(Ed Reifsnyder) #13

Actually, one could consider the “yes” option as the neutral position. It accomodates both perspectives on the issue. The “no” option accomodates only one side.

(Rheticus) #14

On the contrary, it is clear that Neil Wilson (then) and Ted Wilson (now) both are trying to reverse the flow of authority from the original congregations-up model to the Roman Catholic top-down model.


The plain and undeniable fact is that the Seventh-day Adventist church is most assuredly not a ‘congregational’ one (although it contains elements of congregationalism) but is clearly of the…‘hierarchical’ variety." - Neal C. Wilson is usually the attributed author for this remark, although it is not clear at this anti-SdA website. I’d like to refer to a less biased location, but don’t know of one.

By having the GC even vote on this issue, the GC power grabbers are trying to get the Union Conferences to acknowledge the GC has authority over them - which it does not have.

Curiously, having just made the above generality, the brief goes on

Each unit has a large amount of autonomy. Local congregations elect lay elders, deacons and other officers; the local conference office supervises all local pastoral and evangelistic work and relations and pays all pastors and other workers in its territory from a central fund. Theirs is a highly representative form of government."

(Allen Shepherd) #15

I don’t think Ted can do anything about the representative form that we have as you have mentioned. You think he has more power than he does. It is the church in session that has voted the actions. Now he can sway folk. But I think you put more stock in him, as if he was the one pulling the strings. Believing he has such power accommodates a posiyion that it is not the church but him that is the bad guy. The church voted in '95.

Now I have never been a fan of Neil. Think he was heavy handed. But I don’t see so much of that in Ted. Besides, the president has so little to do with the day to day operations. You guys think of him 100 time for each time I think of him. And my members never do. So, I think he is a liberal bugaboo, when the rest of us just see the regular workings of a conservative church.


Few doubt that the current President is hostage to his own convictions.

Convictions that were published in a thesis of 30 years, and are predictable motifs in mantras. While stating preference in the WO forums, in both the Columbia and Pacific Unions the leader made the issue a matter of personal loyalty. Have we heard evidence that lessons were learned? The composition of TOSC was composed to guarantee dissent.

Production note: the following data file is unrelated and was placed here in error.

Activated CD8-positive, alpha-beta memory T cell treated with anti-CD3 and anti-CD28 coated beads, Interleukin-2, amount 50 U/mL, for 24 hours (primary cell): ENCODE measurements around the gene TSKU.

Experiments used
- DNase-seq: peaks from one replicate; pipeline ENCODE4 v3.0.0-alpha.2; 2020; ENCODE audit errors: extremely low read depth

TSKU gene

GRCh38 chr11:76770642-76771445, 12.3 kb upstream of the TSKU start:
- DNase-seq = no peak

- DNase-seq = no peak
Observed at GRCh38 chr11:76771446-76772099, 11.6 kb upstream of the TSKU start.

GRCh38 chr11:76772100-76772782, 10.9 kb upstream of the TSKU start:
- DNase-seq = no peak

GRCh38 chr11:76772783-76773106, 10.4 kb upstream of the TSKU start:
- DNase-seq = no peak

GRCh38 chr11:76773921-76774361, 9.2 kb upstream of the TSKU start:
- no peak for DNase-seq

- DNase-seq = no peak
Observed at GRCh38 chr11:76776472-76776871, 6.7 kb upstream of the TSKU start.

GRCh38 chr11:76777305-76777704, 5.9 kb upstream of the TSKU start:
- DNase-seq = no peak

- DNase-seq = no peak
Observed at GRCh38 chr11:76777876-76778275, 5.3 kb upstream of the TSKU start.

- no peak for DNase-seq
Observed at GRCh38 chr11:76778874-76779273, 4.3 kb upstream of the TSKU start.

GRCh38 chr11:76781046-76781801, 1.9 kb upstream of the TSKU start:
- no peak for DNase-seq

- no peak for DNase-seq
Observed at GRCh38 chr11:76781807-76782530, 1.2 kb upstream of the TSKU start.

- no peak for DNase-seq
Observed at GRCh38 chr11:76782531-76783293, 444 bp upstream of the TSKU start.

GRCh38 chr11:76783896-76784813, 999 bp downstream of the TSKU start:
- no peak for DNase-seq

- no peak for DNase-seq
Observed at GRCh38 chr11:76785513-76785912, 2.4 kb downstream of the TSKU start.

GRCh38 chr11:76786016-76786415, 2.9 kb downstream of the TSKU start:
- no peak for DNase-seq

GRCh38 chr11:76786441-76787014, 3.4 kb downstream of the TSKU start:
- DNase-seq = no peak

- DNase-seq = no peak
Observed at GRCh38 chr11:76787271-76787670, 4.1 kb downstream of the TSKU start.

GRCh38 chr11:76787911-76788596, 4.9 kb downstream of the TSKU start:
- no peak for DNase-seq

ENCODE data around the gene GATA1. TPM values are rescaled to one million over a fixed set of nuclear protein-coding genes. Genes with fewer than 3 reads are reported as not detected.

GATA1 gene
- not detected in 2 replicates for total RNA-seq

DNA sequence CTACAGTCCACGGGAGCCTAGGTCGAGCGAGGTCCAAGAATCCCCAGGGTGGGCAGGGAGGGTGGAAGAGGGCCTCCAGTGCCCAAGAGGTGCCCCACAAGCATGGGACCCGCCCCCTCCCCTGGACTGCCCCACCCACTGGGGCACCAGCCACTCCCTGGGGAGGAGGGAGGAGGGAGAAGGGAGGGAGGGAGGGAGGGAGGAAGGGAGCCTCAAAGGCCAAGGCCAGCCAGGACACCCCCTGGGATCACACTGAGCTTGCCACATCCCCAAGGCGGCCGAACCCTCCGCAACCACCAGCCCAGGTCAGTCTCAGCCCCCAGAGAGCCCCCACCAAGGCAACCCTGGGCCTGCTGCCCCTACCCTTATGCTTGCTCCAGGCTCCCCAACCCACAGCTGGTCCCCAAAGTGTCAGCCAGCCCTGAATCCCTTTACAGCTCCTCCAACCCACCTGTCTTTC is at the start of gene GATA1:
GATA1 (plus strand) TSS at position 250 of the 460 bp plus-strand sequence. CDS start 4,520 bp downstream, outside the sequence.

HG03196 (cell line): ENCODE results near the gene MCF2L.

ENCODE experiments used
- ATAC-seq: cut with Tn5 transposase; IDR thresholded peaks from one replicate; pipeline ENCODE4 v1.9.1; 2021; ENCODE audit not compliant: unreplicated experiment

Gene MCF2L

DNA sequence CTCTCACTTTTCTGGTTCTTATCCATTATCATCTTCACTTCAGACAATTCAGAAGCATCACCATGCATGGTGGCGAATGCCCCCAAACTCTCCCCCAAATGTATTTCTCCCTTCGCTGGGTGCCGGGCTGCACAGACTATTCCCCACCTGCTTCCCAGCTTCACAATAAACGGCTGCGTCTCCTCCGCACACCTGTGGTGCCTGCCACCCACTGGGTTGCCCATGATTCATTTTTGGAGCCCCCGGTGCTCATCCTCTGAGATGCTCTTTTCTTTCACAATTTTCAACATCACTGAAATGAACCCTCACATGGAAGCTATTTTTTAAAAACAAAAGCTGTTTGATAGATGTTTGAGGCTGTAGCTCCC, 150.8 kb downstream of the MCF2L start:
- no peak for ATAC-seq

The challenge with conviction politicians is that they predicate divisiveness.

When the adventist historians of the future write up this era:

Will they consider sustainable Revival and Reformation to have happened?

Will they concur that the distribution of millions of Great Controversy precipitated a turning point in Christ centred affinity?

Will they concur that the suppression of literary depth and breadth contributed to the demise of Review and Herald, media outlets and academies?

Will they consider that Adventism became a communal force for good in major world cities?

Will they consider that foundations for integration in the thought challenges of the 21st century were laid with regard to Science, Technology and its moral and ethical consequences?

Will they find it a period when a passion for the poor, the weak, the oppressed were championed expressed in unrivalled growth and subscription to the likes of ADRA?

Will they recognise that this was a period when thought leaders inspired deeper contagious forms of faith and belief?

Will they recognise a church distorted by the impact of celebrity egos?

Will they conclude that leaders in the household of Silver Spring drew together in ever closer purposeful ness?

Will stewards be able to say that they honoured that which was given, used power with a sense of grace, and served purposes greater than themselves to quote Peter Block.

The answer to these questions will not depend on a tribal liberal or conservative personality, but an openness to learning and adaptation that expresses the highest of Kingdom values.

(Carolyn Parsons) #17

I have to disagree Alan. Elder Wilson is immensely popular outside the US and Europe among some of the most conservative SDAs in the world. People quote him often and speak about his leadership in glowing terms. They believe he is taking the church in the right direction toward a more conservative theology. Even without official power he holds psychological and theological power in the lives of millions around the world.

(Allen Shepherd) #18

Do you really think this man has that kind of power?

How can there be purpose when there is constant agitation about one issue, WO? I think the historians might see it as something that distracted.

And there is a certain sense that it does not matter what the historians thought, but what Jesus thinks.


One might point out that assuming God is dictating people’s votes is a wrong-headed notion. The GC is not more of an ordained meet up than a prayer group down the street that has already prayed and been inspired in one direction. Let us never have the pride to say that our method is God’s method and let us never discount social justice.

(Allen Shepherd) #20

But don’t you see, if the majority want to go in that direction, it is THEY who are the movers and shakers, not Ted. He just reflects their desire and thinking. That is why I say these things, I agree with you. Ted just represents the thinking of many, and likely most of the members.

I don’t have a problem with him, and many in the NAD don’t either.

What I am says is that it is not Ted who is the problem, much as many here would like to think. It is the church as a whole. He just stands for that mindset.

It not that he has “psychological and theological power” but that they believe in the position he holds.